WASHINGTON, Los Angeles Times
A confident President-elect Bush said recently he will push forward with plans for a broad-based tax cut as “an insurance policy against an economic downturn.”
Bush said he looks forward to negotiations with Democrats, but showed no sign of retreating from the plan — a US$1.3 trillion cut in taxes — that was the centerpiece of his campaign.
“I campaigned on a tax relief package that I firmly believe — believed then and believe even more now — is important as an insurance policy against any economic downturn,” he said.
But Democratic congressional leaders, appearing on TV news shows, suggested the honeymoon with the new occupant of the White House may be over even before it begins.
Senate Minority Leader Tom Daschle, Democrat-South Dakota, said Bush’s tax-cut proposal is far too big, spurned the issue of education vouchers as a ‘nonstarter’ and insisted there is no need to make any changes in the basic Social Security program.
And in a further sign that feelings remain bitter about the closely contested election, House Minority Leader Richard A. Gephardt, Democrat Missouri, repeatedly refused to use the word “legitimate” to describe Bush as the next president. Gephardt would offer only the factual recognition that Bush is president-elect.
At a news conference at the Governor’s Mansion in Austin, Texas, Bush said taxes must be cut, and the Internal Revenue code made “more fair for those who struggle to get into the middle class.”
He said the plan shouldn’t be denounced before negotiations begin. “It doesn’t seem to make much sense for people to be drawing lines in the sand until we’ve had a chance to discuss things,” Bush said.
But Democratic leaders expressed strong opposition.
“I can’t think of anything that would divide this nation more quickly, right off the bat, than to impress upon the Congress the importance of passing a tax cut of that magnitude,” Daschle said on ABC’s “This Week.”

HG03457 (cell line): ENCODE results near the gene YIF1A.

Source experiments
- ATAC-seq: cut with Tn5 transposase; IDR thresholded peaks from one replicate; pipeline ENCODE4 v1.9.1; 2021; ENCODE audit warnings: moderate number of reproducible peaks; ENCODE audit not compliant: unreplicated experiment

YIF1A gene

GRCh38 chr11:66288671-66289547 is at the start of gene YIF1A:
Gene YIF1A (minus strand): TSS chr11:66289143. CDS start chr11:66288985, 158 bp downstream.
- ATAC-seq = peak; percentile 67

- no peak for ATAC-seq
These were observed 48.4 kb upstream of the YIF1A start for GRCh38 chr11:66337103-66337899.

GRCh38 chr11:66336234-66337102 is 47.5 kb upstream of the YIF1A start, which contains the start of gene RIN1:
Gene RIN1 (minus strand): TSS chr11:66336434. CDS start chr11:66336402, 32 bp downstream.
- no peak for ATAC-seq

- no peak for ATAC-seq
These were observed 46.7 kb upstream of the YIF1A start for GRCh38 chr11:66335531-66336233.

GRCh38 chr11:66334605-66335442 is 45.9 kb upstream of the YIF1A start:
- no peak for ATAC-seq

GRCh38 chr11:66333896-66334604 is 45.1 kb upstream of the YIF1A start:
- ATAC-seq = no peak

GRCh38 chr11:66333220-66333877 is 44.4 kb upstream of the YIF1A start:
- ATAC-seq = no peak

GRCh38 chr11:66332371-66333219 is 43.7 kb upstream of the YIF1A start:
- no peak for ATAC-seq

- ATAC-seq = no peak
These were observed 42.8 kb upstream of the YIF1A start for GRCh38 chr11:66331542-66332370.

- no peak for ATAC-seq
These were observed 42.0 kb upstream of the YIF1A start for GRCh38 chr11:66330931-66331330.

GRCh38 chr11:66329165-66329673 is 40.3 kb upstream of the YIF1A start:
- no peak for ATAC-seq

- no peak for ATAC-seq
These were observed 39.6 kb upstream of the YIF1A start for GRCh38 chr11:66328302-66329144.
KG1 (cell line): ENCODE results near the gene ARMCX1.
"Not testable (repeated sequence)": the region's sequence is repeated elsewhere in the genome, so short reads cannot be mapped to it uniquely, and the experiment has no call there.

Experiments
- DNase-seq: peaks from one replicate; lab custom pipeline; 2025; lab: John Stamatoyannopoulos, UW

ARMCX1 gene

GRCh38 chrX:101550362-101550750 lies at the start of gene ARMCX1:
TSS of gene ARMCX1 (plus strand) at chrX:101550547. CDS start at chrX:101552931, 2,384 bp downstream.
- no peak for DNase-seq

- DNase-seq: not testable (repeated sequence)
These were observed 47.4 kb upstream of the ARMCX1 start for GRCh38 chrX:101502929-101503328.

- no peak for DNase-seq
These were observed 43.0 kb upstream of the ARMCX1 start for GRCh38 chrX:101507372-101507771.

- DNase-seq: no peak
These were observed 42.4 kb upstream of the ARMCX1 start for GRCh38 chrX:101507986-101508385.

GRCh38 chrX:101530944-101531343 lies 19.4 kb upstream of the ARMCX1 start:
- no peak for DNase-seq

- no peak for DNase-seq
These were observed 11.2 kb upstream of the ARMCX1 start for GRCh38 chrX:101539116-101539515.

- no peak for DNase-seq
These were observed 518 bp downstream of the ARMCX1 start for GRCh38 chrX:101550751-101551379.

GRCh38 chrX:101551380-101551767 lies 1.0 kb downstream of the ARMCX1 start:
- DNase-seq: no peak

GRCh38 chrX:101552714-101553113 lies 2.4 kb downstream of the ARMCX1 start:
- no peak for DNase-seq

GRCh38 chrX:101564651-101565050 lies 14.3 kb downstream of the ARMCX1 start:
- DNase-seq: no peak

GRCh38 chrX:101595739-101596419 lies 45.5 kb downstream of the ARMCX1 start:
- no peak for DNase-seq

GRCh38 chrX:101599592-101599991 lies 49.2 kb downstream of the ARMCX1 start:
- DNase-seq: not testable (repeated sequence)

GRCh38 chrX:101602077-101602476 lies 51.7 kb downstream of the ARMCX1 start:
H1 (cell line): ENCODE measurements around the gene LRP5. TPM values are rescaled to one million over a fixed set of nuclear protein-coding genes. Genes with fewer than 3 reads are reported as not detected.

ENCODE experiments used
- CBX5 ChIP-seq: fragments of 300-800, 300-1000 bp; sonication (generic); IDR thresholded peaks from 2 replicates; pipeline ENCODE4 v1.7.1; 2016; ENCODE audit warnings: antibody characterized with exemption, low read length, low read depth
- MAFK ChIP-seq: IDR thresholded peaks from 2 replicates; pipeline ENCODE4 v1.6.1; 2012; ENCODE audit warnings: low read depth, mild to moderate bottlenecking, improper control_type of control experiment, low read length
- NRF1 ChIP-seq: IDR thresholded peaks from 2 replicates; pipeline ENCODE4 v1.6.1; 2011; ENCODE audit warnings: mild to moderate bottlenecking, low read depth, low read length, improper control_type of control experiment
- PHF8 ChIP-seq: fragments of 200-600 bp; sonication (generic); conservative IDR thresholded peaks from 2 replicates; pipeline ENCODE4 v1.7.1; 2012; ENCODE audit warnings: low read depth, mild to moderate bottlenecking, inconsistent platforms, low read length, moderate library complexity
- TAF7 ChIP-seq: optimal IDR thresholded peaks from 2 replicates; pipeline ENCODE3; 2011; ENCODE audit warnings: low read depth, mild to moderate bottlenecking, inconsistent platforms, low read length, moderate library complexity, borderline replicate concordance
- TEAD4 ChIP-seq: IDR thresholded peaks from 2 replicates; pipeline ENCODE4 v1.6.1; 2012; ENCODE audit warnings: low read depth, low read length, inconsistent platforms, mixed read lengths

The Bush proposal to give parents vouchers to pay for private schools if their children’s schools fail to improve over three years is “a nonstarter,” Daschle said. “Vouchers don’t work. They haven’t been supported in the past in public elections. They’re not supported in the courts. I don’t think we ought to go down that track.”
Daschle also was dismissive of another major Bush suggestion, to allow workers to keep some of their Social Security payroll taxes and place the money in personal accounts in the stock market. Democrats would accept a new retirement savings account in addition to Social Security, but they don’t want any changes in the basic Social Security retirement system, according to Daschle.
On the House side, Gephardt said his party has to work with the new president-elect “to try to solve the people’s problems,” but he was evasive when Tim Russert, moderator of NBC’s “Meet the Press,” tried to get him to acknowledge that Bush should be considered legitimately headed for the Oval Office.
Is he legitimate, Russert asked?
“We have to respect, we have to respect the presidency, we have to respect the law …,” Gephardt said.
Invited again to bestow the “legitimate” title, Gephardt would say only of Bush, “He is the president(-elect) of the United States.”